TWIN EARTHSOriginal Medium: Newspaper comics
Distributed by: United Feature Syndicate
First Appeared: 1952
Creators: Oskar Lebeck (writer) and Alden McWilliams (artist)
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The science fiction genre underwent a profound change about the time of World War II. Before, it consisted largely of pulp-style adventure that concentrated on stalwart heroes, and many stories might just as well have taken place in the Old West as in Outer Space. Afterward, science-fictional ideas came to the fore, and it became generally agreed any story that could be adequately told
without its sci-fi elements wasn't "really" science fiction at all. This shift occurred in movies, prose, and most other places science fiction was found.
In comics, for example, prominent pre-war science fiction included Flash Gordon and Buck Rogers. Afterward (tho no postwar story strip was as prominent as those of the 1930s), examples included Beyond Mars and Twin Earths.
The overriding idea that drove Twin Earths wasn't a new one. As far back as ancient Greece, there was speculation about a duplicate Earth on the other side of the Sun, hidden forever from our view. Of course, modern astronomy, which would detect any such object from the perturbations it made on the orbits of the planets we can see (that's how Neptune and Pluto were discovered), has made a hash of such speculation. But even hard-core sci-fi enthusiasts are often willing to ignore a few minor scientific inaccuracies for the sake of a good story.
According to the Twin Earths back-story, space explorers from Terra (the name used here for Earth's twin), flying around the Sun in saucer-shaped vehicles, had discovered Earth in 1903. Earth discovered them, too, a few decades later when "flying saucers" started appearing in the news. The main characters of the daily strip, which began June 16, 1952, were Vana, a Terran spy living on Earth to keep tabs on our technology so the Terrans could be sure we and our war-like ways didn't pose a menace to them; and Garry Verth, an FBI agent to whom Vana revealed herself in the opening sequence. The first few months of story continuity involved a few exciting moments with Commie spies (out to get their hands on Terra's technology, of course), but mostly consisted of travelog-like views of Terran life — for example, the fact that in their liberated society, women, who constituted 92% of the population, ran things.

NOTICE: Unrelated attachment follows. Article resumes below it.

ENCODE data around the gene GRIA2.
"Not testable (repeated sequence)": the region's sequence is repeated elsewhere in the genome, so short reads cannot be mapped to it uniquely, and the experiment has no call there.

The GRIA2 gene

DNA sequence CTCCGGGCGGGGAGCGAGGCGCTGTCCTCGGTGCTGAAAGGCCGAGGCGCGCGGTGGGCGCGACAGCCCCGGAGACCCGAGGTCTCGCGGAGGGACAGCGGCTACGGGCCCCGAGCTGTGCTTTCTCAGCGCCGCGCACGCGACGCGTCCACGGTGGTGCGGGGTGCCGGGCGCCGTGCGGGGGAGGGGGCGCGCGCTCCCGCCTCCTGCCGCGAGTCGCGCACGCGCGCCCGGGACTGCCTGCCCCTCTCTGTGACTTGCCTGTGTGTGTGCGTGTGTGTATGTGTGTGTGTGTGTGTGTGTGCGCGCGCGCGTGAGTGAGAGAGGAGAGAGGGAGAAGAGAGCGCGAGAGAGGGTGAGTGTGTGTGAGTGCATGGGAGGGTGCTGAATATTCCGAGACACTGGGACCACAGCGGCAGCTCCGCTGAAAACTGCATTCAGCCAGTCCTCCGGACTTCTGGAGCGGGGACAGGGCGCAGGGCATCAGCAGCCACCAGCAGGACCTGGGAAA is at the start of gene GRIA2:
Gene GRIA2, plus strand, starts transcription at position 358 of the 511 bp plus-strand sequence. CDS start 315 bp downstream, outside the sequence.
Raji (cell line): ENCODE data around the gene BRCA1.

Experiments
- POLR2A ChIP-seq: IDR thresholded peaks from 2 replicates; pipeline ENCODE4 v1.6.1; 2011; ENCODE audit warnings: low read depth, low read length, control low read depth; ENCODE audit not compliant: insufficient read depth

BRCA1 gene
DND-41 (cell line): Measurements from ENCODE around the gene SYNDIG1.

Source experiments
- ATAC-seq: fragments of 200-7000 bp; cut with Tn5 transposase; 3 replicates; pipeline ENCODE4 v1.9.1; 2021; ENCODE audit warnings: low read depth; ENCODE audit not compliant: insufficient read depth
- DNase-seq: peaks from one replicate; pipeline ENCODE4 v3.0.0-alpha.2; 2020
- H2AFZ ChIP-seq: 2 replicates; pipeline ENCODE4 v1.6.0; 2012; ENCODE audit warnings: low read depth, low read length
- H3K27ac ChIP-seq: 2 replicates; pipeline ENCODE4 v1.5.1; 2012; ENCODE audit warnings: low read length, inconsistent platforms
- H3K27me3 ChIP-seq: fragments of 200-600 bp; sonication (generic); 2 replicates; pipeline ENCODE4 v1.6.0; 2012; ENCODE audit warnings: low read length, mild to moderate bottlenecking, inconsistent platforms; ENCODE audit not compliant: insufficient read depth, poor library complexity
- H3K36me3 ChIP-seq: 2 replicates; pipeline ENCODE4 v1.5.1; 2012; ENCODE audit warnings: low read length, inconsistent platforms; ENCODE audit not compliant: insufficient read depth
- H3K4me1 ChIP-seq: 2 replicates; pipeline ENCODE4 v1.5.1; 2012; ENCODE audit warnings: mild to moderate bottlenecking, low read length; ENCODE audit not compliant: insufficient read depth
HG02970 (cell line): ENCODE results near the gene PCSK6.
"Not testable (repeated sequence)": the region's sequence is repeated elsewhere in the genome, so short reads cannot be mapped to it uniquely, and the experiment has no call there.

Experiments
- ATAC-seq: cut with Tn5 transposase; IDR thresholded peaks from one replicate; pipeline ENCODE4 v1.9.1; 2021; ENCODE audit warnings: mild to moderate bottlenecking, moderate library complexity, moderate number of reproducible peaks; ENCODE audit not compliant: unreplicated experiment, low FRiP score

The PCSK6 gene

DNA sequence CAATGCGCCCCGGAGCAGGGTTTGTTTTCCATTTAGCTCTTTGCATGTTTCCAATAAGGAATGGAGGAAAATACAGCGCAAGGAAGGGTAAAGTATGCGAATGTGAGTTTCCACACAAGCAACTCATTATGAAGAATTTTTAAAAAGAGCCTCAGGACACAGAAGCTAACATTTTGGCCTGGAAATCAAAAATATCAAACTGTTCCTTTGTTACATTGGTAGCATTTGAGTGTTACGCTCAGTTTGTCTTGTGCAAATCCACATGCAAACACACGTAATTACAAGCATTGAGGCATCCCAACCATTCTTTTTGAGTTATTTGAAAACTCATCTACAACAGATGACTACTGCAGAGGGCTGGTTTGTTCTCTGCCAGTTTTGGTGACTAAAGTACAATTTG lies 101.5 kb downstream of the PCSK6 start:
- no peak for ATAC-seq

The Sunday version began March 1 of the following year. Instead of tying in directly with the daily, or delivering a second track of story involving the same characters, this series explored a completely separate aspect of the "twin earths" scenario. It started with a young Texan named Punch sneaking aboard a Terran saucer just before it took off for home. After about three months, he was joined by Prince Torro, one of the relatively few Terran males, and the two boys continued as stars for the duration of the Sunday Twin Earths.
Both were written by Oskar Lebeck (better known as an editor at Dell Comics than as a writer) and drawn by Alden McWilliams (who, in addition to a varied career in comic books, worked as assistant to Lyman Young on Tim Tyler's Luck and John Prentice on Rip Kirby). Lebeck retired in 1957, and McWilliams took over the story as well. The distributor was United Feature Syndicate, which also handled Peanuts, Li'l Abner, Gordo and many other top comics.
Even with its popular flying saucer theme, Twin Earths didn't make it into movies or TV. The closest it came to a media spin-off was when Tip Top Comics, which reprinted many of United Feature's strips, briefly ran it alongside Nancy, The Captain & the Kids and the rest. There were also comic book reprints in Britain and Australia. The strip ran until 1963.
Since the late 1980s, several volumes of Twin Earths reprints have appeared, from a couple of small, specialty publishers. Tho the entire run isn't available, modern readers are again able to see lengthy runs of Lebeck's and McWilliams's classic science fiction.